There's been a significant amount of controversy these days about the future of books and libraries. Seth Godin even wrote a post called the future of the library, which brought some heated reactions.
What was it about his post that brought such out such strong emotions? Well, on the surface, it seemed that he was saying that librarians should turn their backs on books and focus on internet resources instead. Being an author of many books-in-print himself, and having just released a new one, I really do not think that was his intention.
Mr. Godin suggested that librarians "train people to take intellectual initiative." From where I sit, this statement was not only a major compliment to librarians, but also very sound advice.
Librarians are trained to research and locate resources of all kinds and in all formats. At a time when there's an ever increasing amount of information available, they are really the best people to train others on how to sift and sort through all of it. When there's so much quantity, and not enough quality, it's easy for the average individual to get lost in such a sea of information.
Many librarians do share their widespread knowledge, but there's always room for improvement, isn't there? With so much information out there, they not only have to spend a significant amount of time researching resources, but they also have to share their vast knowledge with people of all ages. And let's face it: some of them are better at reaching out than others.
So, as a frequent library visitor (online and in person), I thought I'd share 12 questions that I would be asking myself right about now, if I was a librarian:
1. How can I best navigate the sea of information, without getting lost in the details?
2. What are my strengths, and where does my passion lie, when it comes to research?3. How can I best share my love of research, reading, and learning with others?
4. Am I bringing the best of myself to my colleagues and patrons?
5. Am I not only finding, but sharing, the very best resources?
6. Am I approachable? Do people (of all ages) actively seek out my help? If not, why not?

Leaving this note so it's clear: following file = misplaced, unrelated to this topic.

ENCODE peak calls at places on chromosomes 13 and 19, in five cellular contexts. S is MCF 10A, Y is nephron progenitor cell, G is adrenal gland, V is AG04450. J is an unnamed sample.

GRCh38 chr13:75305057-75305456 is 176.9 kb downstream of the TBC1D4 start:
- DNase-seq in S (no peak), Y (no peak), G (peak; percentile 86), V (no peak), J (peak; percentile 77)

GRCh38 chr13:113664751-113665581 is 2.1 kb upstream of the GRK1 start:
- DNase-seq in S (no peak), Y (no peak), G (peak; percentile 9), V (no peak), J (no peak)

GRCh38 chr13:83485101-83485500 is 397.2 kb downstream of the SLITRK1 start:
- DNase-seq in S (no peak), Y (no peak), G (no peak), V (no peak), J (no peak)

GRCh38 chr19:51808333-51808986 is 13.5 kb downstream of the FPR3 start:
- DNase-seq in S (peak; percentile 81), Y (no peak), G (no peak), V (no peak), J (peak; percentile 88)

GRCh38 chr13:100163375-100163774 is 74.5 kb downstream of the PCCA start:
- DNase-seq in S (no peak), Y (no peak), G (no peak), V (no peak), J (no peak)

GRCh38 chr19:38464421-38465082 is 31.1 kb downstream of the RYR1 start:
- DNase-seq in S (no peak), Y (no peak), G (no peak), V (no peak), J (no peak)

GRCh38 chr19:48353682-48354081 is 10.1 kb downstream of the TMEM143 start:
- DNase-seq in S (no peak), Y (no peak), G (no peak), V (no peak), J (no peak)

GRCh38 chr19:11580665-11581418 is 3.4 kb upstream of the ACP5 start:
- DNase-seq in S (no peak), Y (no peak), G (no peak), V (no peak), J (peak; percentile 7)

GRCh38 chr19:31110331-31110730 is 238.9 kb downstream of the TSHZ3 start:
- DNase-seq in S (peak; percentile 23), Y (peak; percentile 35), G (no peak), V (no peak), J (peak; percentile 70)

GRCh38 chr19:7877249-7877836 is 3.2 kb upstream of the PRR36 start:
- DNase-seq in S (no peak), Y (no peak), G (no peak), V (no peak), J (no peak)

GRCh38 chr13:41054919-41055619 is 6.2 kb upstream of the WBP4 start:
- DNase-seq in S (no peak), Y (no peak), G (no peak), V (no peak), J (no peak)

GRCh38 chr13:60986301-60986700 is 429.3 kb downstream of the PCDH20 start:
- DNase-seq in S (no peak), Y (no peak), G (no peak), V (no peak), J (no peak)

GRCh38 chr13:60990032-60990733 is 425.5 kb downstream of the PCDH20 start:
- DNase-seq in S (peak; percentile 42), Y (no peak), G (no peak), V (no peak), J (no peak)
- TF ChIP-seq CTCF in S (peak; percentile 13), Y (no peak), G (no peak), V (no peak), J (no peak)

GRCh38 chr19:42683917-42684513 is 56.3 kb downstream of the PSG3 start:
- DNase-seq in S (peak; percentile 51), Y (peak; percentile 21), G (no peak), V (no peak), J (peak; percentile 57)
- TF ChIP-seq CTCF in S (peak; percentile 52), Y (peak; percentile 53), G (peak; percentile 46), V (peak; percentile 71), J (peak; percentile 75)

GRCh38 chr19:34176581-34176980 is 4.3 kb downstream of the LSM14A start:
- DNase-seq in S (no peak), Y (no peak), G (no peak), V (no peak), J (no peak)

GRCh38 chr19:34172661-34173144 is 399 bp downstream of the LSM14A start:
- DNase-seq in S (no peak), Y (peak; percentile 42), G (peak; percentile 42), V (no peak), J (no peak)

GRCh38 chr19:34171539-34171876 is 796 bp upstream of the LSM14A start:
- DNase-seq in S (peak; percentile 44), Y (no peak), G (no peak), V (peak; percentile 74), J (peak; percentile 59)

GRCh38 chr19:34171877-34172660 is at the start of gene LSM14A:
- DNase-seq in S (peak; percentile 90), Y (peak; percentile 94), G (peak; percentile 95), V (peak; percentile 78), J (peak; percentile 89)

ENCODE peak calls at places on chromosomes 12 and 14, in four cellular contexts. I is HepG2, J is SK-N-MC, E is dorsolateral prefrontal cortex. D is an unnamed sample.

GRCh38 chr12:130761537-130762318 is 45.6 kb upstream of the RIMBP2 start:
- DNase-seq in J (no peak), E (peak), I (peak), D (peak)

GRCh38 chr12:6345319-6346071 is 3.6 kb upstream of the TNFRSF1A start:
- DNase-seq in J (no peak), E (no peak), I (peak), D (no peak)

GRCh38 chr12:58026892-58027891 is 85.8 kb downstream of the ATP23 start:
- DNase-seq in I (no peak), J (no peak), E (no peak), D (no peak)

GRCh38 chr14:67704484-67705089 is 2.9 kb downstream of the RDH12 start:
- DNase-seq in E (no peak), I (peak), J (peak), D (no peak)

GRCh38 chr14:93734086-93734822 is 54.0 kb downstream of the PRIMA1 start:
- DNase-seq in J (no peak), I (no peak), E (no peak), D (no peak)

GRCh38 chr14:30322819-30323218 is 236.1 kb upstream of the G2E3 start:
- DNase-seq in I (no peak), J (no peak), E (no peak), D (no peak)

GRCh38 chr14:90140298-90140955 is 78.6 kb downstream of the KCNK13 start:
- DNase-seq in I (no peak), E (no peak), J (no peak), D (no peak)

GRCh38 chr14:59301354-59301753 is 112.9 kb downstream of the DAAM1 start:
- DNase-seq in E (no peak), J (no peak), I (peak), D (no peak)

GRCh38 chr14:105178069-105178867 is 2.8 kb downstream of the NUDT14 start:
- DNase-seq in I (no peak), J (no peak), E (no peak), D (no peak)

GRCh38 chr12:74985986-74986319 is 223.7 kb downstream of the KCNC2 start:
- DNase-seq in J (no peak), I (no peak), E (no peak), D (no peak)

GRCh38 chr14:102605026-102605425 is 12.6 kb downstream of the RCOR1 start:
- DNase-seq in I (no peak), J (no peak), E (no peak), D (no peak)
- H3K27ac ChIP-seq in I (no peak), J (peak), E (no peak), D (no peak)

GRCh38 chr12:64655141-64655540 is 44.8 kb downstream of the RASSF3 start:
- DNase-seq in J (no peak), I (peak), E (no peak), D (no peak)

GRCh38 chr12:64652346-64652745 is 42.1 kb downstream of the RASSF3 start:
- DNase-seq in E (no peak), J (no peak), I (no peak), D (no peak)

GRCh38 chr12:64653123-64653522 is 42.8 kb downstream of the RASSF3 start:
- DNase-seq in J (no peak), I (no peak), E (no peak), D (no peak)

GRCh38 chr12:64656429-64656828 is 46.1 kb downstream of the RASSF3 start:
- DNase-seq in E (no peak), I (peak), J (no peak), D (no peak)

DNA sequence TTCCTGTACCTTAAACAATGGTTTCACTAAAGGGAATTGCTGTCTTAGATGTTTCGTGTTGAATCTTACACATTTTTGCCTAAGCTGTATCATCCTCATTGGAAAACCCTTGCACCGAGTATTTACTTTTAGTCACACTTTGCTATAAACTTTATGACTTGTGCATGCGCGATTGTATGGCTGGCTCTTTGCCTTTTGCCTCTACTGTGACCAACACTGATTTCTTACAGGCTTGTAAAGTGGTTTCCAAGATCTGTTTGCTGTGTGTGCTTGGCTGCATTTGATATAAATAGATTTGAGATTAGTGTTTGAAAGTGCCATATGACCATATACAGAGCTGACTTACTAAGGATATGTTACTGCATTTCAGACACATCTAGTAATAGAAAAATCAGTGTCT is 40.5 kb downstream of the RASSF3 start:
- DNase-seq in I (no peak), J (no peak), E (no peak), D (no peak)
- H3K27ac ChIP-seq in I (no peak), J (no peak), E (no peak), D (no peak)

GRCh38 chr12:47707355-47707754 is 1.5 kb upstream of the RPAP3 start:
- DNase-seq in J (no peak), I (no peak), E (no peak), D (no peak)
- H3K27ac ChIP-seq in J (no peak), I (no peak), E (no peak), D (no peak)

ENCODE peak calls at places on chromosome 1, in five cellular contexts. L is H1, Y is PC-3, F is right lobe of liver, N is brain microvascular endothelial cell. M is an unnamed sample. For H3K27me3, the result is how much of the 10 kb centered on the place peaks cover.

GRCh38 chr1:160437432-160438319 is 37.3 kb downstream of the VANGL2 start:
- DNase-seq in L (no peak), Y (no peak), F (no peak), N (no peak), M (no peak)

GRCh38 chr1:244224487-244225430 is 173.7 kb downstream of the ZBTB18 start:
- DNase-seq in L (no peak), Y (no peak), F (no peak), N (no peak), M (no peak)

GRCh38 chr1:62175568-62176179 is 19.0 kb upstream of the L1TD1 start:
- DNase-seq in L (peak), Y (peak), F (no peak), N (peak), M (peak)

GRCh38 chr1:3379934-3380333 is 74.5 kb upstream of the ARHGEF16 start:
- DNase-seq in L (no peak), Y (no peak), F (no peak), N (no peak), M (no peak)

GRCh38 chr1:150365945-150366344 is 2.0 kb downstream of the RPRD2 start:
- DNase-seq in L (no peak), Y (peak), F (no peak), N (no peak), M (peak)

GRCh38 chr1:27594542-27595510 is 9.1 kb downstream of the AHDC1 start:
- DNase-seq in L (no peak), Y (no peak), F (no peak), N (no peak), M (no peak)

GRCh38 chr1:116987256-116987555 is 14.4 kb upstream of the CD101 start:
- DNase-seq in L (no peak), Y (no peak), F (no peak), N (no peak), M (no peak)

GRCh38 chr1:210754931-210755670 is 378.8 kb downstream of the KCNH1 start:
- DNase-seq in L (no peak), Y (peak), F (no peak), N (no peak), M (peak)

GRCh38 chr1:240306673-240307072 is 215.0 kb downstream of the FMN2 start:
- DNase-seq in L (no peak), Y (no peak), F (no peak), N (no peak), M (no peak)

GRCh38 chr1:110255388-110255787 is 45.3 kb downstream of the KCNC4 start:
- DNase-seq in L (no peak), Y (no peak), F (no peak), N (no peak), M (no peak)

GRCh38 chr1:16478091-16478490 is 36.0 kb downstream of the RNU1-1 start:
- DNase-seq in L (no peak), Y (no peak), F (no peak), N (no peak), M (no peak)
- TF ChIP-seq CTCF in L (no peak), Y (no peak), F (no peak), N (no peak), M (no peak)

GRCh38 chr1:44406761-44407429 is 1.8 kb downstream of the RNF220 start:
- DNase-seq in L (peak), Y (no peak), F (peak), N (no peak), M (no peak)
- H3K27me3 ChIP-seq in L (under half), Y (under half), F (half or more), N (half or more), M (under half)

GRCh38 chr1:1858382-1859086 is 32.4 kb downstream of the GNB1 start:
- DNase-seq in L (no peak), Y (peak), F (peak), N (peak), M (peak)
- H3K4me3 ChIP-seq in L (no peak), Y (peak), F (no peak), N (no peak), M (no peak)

7. Do I wait for patrons to find me to ask a question, or do I keep an eye out for people who might need my help?
8. What kinds of programs, shows, workshops, book groups, blogs, or web sites will attract more patrons?
9. How can I help further the cause of literacy, and help people to discover reading materials which will really enable them to develop a love of reading?
10. How can I encourage people to use a wide variety of resources, rather than relying on any one type? How can I best communicate the availability of such resources?
11. How can I train individuals, or groups of people, how to effectively research a topic, both online and offline?12. Am I collaborating with colleagues, patrons, school librarians, and teachers, so that we can support and learn from each other?
It is my hope that librarians continue to research and share the very best resources of ALL kinds, whether they're available online or not. Children especially NEED books and other materials in print, and it would be a tragedy to turn our backs on resources that have served us so well. Books are not only timeless, but priceless as well. Let's give them the dignity they deserve!
I'd like to end with one of my favorite quotes, which you can also find in a previous post:
"When you reduce life to black and white, you never see rainbows." - Rachel Houston
I really don't see why there should be an "either/or" when it comes to the information age. We can choose to become lost in a sea of mediocre information, or we can choose to seek out and highlight the best of the best.
When Seth Godin says that librarians should "train people to take intellectual initiative," he's really not talking about black and white. He's talking about color. At least that's what I think. What about you?
By the way, do you want to know how Seth Godin really feels about books? Check out his latest post, Why write a book?